SCREAM: Based on the synopsis and trailer, going into the film, I expected something along the lines of Cube or Saw but it’s a far cry from those. It certainly does get just as horrific at times but it’s also a politically charged movie with the antagonist intent on rejuvenating democracy. I think this was a particular concern when you screened the film at certain film festivals that you thought might have been hoping from something more “visually brutal”. 

PR: I think the Cube and Saw comparisons were always going to be there regardless of how the trailer was cut or anything like that. I feel that when people watch the film, they will soon realise that this is a film with a completely different focus. Obviously, I love films like Saw and Cube and all the different films that people are comparing it to but it is a completely different film so I would just encourage people to go and watch the film and just make their own minds up about it without going in with any specific expectations.

SCREAM: The film shows a number of drug and torture experiments and reactions. How did both the crew and cast go about researching this? I imagine you came across all kinds of disturbing discoveries? It must also have been a challenge for the actors to accurately portray the effects of being tortured in these ways?

PR: It was definitely a very interesting process because I was very interested in seeing how we could push the different aspects of our physiology to their very limits and what were the different facets of that. We looked at temperature, electricity and all that kind of stuff and that was the jump-off point and everything came from there really.

SM: Paul really wanted it to be accurate so we did look at YouTube videos of people being electrocuted and people almost freezing to death. It was really horrible but we did that to try and get an accurate performance. But, if you think about it, as an audience member, you’re not really going to sit there and go, “Hang on a minute! I don’t think that’s an accurate portrayal of electrocution!” If you’re affected by it, you’re affected by it and that’s all that matters.

It’s actually funny because my character and Oded’s character both get electrocuted and we have very different interpretations of what it is to be electrocuted but you don’t sit there and think that one of the performances is more accurate than the other.

SCREAM: And did Paul invite you to decide on which torture methods should be used on your characters?

SM: (laughs) No, we didn’t get to choose how we were tortured but I honestly don’t know what I would go for. It’d be sleep deprivation … no … hang on … tickling! I think I’d choose to be tickled to death. That’s a GOOD one, isn’t it?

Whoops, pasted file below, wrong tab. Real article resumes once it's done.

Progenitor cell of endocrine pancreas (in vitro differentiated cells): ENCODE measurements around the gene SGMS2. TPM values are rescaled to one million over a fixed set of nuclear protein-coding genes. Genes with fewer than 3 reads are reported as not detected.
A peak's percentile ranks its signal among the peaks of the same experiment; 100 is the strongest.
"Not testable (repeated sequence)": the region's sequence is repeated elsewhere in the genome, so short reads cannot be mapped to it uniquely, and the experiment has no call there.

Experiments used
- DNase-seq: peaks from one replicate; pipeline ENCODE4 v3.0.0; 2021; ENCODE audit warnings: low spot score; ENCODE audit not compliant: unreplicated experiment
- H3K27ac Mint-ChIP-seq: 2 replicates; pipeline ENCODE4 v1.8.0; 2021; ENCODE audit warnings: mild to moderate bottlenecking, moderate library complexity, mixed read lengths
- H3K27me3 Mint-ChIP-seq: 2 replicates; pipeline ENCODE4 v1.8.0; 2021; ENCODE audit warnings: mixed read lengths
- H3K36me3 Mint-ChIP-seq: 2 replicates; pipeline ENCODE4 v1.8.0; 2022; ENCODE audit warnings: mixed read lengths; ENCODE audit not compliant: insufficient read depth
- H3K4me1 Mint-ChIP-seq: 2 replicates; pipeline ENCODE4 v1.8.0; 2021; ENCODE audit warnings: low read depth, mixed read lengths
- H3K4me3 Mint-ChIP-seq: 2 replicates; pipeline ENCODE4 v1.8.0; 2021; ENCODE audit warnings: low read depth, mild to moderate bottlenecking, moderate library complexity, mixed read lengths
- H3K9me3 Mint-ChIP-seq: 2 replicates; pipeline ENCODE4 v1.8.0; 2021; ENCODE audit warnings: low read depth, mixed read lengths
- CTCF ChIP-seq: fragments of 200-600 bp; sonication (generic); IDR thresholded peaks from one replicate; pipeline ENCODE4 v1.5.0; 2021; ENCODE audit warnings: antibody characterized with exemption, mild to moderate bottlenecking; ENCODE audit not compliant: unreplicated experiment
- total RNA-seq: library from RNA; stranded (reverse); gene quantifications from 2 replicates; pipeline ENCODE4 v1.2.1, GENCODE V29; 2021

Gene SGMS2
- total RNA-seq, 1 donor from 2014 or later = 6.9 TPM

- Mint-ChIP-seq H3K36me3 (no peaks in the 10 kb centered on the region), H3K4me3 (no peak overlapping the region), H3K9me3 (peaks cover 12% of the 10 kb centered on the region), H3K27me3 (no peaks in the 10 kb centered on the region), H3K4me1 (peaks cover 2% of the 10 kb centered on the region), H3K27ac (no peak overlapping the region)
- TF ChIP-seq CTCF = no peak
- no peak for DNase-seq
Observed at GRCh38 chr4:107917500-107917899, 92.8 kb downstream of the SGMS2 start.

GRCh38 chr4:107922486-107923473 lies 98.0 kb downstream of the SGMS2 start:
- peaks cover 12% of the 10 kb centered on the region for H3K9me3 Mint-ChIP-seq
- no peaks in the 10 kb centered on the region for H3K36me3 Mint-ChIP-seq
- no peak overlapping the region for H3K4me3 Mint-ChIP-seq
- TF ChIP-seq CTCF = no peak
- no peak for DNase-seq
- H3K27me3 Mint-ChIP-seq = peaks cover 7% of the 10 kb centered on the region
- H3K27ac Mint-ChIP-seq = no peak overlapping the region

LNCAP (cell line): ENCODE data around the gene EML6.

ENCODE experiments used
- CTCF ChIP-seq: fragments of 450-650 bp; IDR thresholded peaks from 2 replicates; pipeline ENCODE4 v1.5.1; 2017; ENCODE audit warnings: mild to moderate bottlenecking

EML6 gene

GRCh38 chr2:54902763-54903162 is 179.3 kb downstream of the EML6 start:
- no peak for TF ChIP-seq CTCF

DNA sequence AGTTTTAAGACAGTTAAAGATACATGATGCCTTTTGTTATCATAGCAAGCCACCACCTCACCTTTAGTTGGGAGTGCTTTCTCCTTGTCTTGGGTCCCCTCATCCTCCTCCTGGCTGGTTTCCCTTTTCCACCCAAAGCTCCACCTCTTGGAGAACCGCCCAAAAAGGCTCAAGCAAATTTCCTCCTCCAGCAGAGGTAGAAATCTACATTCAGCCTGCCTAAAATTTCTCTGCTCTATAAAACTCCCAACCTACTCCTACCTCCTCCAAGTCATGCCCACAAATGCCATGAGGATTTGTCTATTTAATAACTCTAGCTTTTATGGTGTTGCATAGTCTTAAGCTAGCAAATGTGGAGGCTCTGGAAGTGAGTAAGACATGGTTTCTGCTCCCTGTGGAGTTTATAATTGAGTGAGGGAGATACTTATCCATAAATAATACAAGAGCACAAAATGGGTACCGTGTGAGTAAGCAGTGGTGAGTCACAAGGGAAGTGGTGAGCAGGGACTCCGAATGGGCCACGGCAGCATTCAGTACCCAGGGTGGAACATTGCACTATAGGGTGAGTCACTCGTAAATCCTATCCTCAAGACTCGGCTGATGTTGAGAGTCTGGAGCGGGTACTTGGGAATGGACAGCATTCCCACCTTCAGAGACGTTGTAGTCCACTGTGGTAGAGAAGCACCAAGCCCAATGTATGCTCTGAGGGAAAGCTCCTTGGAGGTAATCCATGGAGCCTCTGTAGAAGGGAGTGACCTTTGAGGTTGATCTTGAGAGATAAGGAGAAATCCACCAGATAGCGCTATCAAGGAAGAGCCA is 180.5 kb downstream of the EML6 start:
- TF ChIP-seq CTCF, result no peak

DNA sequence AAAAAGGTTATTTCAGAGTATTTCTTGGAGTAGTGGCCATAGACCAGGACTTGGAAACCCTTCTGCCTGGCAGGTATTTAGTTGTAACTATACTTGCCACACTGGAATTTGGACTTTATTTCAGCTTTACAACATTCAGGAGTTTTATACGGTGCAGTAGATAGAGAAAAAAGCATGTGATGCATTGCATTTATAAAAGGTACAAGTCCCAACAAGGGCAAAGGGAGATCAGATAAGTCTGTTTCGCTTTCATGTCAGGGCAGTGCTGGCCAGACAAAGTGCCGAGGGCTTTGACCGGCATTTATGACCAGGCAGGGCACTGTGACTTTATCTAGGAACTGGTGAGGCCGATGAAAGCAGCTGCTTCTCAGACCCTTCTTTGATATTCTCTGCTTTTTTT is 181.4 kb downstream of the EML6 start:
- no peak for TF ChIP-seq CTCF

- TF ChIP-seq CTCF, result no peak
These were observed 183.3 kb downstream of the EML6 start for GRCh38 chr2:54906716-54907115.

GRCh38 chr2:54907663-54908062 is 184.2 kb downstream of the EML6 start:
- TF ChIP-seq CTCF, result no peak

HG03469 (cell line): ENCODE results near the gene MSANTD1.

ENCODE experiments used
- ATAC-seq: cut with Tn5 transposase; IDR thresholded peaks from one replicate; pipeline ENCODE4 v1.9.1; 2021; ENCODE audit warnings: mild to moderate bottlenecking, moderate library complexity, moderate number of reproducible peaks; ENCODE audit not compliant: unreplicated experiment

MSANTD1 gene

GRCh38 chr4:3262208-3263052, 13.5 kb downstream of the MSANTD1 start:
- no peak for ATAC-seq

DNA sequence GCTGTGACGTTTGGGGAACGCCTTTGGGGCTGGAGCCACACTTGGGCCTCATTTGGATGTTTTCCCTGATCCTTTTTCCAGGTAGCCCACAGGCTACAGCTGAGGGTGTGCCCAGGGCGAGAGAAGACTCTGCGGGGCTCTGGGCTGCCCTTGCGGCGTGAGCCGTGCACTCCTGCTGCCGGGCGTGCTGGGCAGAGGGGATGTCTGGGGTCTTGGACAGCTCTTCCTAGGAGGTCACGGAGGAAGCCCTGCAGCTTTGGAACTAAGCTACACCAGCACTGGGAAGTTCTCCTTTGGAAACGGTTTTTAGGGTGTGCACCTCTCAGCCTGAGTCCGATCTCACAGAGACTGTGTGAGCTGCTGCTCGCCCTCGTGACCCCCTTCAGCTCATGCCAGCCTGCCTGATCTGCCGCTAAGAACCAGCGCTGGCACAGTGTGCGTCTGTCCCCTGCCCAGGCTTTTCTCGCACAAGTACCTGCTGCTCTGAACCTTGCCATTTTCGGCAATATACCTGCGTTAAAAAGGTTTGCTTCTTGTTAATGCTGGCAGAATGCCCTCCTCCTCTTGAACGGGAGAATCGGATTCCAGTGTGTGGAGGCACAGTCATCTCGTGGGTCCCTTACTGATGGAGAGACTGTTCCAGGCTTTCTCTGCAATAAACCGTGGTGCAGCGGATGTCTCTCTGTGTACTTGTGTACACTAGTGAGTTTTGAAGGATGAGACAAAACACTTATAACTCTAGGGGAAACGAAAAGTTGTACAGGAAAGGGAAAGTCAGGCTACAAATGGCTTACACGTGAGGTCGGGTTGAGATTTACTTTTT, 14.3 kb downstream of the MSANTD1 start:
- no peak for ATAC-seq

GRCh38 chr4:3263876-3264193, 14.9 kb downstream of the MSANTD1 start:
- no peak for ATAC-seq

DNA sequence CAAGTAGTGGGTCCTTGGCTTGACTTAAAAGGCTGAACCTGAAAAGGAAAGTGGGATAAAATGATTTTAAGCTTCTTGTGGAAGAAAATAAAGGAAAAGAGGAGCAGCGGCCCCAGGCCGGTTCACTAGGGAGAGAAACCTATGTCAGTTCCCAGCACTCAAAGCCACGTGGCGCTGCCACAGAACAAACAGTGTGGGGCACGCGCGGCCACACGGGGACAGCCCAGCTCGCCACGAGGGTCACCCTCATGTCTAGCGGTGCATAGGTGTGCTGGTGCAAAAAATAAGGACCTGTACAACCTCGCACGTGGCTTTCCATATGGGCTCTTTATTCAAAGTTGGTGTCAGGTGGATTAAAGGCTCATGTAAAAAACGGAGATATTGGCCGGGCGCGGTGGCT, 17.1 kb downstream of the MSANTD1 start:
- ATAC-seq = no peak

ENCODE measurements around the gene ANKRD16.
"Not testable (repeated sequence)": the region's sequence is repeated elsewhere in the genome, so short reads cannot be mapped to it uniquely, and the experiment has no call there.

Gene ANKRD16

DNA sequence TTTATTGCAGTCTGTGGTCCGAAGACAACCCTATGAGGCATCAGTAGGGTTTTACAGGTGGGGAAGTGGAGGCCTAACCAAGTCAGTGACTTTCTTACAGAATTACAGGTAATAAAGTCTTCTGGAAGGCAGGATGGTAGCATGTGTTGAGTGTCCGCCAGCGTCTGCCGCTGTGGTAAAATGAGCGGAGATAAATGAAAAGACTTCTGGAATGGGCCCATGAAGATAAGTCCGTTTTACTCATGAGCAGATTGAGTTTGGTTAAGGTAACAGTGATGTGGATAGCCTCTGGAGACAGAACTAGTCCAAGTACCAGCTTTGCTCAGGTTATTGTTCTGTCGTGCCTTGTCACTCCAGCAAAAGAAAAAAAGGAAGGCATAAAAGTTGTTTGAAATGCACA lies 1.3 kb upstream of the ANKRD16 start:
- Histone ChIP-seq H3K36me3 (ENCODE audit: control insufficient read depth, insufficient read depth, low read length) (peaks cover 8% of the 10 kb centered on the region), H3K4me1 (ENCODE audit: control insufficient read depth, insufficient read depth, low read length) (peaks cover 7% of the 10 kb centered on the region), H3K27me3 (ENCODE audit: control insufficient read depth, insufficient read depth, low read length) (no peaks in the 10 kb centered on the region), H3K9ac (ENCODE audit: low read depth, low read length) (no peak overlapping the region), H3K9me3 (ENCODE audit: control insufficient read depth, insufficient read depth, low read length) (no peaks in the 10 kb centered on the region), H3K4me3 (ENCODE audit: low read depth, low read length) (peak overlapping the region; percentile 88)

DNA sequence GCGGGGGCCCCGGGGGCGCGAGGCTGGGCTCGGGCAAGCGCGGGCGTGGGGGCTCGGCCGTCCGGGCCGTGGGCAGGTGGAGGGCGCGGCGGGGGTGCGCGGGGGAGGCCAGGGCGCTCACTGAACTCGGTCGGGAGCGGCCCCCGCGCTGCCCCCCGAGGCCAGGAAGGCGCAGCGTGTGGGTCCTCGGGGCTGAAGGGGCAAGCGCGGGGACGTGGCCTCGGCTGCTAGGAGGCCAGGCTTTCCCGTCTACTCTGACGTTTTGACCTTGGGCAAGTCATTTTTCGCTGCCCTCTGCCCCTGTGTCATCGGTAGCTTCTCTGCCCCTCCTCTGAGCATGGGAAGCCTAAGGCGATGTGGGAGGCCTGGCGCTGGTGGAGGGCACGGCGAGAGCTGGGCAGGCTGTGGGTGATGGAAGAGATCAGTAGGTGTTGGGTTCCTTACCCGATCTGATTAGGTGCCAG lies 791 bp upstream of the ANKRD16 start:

SCREAM: Well then may I recommend you watch a documentary called Tickled by David Farrier and Dylan Reeve about “competitive endurance tickling”? I think you’ll love that to death.

Paul, can you walk us through the design of the actual White Chamber itself?

PR: I really wanted something very minimalist, clinical and pristine and something that was eternal; something that was almost a juxtaposition with regards to the horrifying stuff that is going on inside. And then, in terms of the dimensions of the chamber, we used the smallest legal dimensions for a prison cell that you can have in the UK, which I think was 8 feet by 12 feet. It was all actually shot on location too so the chamber was actually built in the three-tiered glass building you see in the film. We had to keep it as contained as possible because we shot it all in only twelve and a half days and we were working on such a small budget so we couldn’t really afford to get into a sound stage so we had to set it all up ourselves.

SCREAM: You shot the whole thing in just under 2 weeks. That must have made preparing everything so much more demanding, or was it a blessing in disguise in terms of constantly having you keep your wits about you?

PR: As a director, there’s only so much control you can have and you’re just there to make sure everyone buys into your vision and is able to be there to do their best work to embellish it. That’s why we were blessed to have just an amazing cast and an amazing crew and everyone brought their A game. Obviously, the actors involved are very busy actors so we had very limited prep time but every conversation I had with them both before and on set, we made it count, and they would always hit their marks and always nail their lines and never wasted a take.